As Thanksgiving is right around the corner, it seems an appropriate time to reflect on Wild Turkeys, the habitats they call home and how we can help conserve them. The United States is home to one species of Wild Turkey (Meleagris gallopavo), which is made up of five different subspecies. While these subspecies generally appear similar – the males all strut, gobble, and fan their large tail feathers – each subspecies has subtle differences, including different habitat requirements.
For example, Colorado is home to two subspecies of Wild Turkey, Merriam’s Turkey and the Rio Grande Turkey. Rio Grande Turkeys prefer the drainages, riparian areas, and brushy parts of the Eastern plains. They can be found foraging and taking cover among cottonwoods in riparian areas and in mesquite and scrub oak near the plains. In the evenings, an entire flock can be found nesting together in a single tree or spread out among two or three trees, in order to avoid predators on the ground.
Merriam’s Turkeys can be found wandering the forests of the Rocky Mountains at elevations of 3,500 to 10,000 feet. They move up and down in elevation depending on season and food availability. In the winter when heavy snows begin falling they move to lower elevations with lighter snow depths to more easily find food, and in the spring when the snow begins to melt they move back up into higher elevations. They prefer wooded areas that are interspersed with open meadows, so that they can keep an eye out for predators while foraging for food. They often prefer to roost in tall trees growing on a hillside, as it’s easier for them to start uphill and fly a shorter distance, straight into the tree.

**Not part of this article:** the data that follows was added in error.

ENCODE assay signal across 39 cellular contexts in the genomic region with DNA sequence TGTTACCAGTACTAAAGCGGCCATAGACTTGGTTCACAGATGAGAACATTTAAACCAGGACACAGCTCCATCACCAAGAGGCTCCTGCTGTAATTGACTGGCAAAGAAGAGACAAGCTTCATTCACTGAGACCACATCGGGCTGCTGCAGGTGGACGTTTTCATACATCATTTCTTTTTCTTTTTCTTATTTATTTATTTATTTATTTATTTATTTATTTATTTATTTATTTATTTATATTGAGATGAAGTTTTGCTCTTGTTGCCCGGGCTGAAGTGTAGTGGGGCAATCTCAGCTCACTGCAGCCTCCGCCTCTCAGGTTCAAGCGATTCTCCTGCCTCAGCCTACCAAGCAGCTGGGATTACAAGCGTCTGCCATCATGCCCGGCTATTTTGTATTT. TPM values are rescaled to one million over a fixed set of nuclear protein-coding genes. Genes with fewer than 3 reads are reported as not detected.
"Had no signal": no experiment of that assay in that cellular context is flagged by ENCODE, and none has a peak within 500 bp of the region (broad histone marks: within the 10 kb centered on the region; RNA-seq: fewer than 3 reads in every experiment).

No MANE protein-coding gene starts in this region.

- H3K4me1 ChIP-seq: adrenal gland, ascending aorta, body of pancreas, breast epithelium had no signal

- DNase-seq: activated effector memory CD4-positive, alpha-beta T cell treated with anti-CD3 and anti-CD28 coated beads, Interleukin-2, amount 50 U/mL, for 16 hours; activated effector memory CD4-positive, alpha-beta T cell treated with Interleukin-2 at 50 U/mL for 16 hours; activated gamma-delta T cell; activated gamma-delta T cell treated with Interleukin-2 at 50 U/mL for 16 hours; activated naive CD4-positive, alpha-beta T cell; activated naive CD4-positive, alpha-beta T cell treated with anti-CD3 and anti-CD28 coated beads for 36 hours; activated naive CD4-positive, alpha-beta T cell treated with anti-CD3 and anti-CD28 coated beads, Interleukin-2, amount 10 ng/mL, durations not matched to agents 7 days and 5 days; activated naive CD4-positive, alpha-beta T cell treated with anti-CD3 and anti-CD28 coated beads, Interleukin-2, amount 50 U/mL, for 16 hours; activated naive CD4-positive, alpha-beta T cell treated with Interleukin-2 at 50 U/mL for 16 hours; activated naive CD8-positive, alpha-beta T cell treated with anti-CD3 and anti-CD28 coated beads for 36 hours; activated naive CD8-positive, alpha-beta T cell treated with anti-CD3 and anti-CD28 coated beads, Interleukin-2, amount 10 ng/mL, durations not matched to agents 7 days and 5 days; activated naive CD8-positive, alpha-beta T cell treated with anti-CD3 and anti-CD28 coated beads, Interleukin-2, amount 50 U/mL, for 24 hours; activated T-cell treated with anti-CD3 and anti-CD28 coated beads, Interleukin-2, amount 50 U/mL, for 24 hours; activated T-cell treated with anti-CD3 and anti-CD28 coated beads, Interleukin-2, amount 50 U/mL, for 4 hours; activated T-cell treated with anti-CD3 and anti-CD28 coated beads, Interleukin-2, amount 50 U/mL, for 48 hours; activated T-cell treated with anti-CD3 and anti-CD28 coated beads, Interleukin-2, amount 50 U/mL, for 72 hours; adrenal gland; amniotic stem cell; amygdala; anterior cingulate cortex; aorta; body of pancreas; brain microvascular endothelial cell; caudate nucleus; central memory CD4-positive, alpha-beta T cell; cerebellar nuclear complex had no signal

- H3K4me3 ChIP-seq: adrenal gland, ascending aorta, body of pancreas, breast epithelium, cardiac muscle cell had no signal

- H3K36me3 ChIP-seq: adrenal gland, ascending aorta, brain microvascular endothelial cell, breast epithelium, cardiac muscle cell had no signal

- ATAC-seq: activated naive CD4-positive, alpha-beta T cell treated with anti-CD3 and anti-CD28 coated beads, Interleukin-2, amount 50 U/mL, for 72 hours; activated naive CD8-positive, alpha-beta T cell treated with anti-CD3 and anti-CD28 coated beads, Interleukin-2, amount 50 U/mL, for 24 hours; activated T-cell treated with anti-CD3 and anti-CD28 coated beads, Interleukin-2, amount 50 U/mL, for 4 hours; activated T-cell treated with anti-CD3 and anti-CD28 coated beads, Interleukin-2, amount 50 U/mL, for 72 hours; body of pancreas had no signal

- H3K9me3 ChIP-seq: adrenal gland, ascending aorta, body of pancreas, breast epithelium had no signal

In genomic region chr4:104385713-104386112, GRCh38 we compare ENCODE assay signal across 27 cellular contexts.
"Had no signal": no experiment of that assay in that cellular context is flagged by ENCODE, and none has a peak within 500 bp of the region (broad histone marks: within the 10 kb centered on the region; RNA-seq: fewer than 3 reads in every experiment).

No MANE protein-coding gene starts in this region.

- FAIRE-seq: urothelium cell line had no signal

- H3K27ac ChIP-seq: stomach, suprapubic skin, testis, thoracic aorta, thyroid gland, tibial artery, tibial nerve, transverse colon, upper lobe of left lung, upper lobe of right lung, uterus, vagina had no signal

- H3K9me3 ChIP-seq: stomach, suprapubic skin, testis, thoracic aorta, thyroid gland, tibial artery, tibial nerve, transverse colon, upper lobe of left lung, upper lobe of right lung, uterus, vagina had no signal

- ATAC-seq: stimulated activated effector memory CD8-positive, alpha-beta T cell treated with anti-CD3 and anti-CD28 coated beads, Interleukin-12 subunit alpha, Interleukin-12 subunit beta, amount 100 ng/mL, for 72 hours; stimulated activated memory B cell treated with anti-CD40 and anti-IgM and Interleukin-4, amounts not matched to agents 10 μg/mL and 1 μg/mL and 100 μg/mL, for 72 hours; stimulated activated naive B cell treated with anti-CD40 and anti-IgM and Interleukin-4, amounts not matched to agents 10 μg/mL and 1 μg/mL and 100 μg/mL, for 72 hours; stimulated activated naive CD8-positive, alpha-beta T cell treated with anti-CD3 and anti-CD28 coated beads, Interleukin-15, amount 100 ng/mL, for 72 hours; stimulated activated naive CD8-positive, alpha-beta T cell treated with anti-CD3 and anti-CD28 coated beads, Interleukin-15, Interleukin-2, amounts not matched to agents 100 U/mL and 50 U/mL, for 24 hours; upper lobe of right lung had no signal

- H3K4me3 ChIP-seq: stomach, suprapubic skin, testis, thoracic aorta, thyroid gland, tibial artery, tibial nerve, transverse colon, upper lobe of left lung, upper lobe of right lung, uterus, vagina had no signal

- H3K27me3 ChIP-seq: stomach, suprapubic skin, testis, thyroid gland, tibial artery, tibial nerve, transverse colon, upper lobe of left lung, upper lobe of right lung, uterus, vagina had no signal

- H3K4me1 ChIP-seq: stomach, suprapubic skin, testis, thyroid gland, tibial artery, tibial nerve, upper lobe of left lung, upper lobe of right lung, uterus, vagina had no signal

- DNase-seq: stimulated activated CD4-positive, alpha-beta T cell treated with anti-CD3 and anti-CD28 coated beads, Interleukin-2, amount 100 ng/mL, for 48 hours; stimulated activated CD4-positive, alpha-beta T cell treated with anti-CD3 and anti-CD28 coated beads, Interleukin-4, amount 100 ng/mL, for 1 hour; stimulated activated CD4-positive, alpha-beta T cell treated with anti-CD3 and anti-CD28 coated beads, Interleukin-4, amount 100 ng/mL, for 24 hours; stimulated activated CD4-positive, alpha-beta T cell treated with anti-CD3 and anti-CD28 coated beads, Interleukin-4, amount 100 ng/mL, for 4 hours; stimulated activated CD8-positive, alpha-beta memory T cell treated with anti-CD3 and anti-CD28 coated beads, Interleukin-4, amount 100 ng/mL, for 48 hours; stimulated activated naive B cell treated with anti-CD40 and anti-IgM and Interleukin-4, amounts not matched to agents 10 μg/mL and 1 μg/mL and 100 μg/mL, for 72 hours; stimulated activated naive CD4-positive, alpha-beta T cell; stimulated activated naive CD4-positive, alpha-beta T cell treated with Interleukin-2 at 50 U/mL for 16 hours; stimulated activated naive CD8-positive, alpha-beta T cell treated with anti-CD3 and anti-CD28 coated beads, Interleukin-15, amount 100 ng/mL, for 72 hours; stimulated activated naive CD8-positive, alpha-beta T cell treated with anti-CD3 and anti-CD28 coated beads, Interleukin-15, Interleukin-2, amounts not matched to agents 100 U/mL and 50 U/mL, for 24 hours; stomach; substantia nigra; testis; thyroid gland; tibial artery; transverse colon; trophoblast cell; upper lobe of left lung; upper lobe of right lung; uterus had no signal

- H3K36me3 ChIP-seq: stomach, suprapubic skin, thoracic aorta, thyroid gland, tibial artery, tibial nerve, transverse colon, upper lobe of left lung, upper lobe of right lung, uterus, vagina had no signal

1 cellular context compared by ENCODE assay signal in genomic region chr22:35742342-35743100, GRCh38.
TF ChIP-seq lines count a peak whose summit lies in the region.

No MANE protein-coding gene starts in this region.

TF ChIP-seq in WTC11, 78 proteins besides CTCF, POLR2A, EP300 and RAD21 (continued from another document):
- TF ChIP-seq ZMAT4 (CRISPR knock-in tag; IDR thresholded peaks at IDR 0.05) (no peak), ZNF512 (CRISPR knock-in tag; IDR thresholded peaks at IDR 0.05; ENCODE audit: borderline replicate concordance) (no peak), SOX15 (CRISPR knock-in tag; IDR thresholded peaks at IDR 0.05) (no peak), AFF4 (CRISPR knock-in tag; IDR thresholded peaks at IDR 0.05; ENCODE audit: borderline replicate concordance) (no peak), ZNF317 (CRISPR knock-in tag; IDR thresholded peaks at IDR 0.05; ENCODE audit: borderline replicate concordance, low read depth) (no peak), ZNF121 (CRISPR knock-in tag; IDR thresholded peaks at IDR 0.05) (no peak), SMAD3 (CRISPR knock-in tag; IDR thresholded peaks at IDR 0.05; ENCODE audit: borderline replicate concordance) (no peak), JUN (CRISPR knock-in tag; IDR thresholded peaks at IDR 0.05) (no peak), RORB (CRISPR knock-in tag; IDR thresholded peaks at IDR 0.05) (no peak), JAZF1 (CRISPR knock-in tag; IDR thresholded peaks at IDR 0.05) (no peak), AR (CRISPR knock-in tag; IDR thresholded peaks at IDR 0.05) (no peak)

Wild Turkeys can be found in all of the lower 48 states, but in the early 1900s this was not the case. Turkey populations across the country were nearly depleted due to poaching and habitat loss. They were viewed as an unlimited resource, until conservationists began to take note of the birds’ declining populations and stepped in to rescue them from the brink of extinction. Hunting regulations such as a limited hunting season and bag limits were put in place and enforced, and protected areas were created to preserve their habitats. Much turkey habitat had previously been lost due to logging, but once loggers moved on, the forests began to regrow and the turkeys returned. In Colorado, as in several other states with populations that are still declining, conservationists began to trap birds in areas with robust populations and relocate them to areas where the birds had been extirpated but the habitat had since been restored, successfully repopulating areas throughout the U.S. The rebound of Wild Turkey populations across the country is one of North America’s greatest conservation success stories.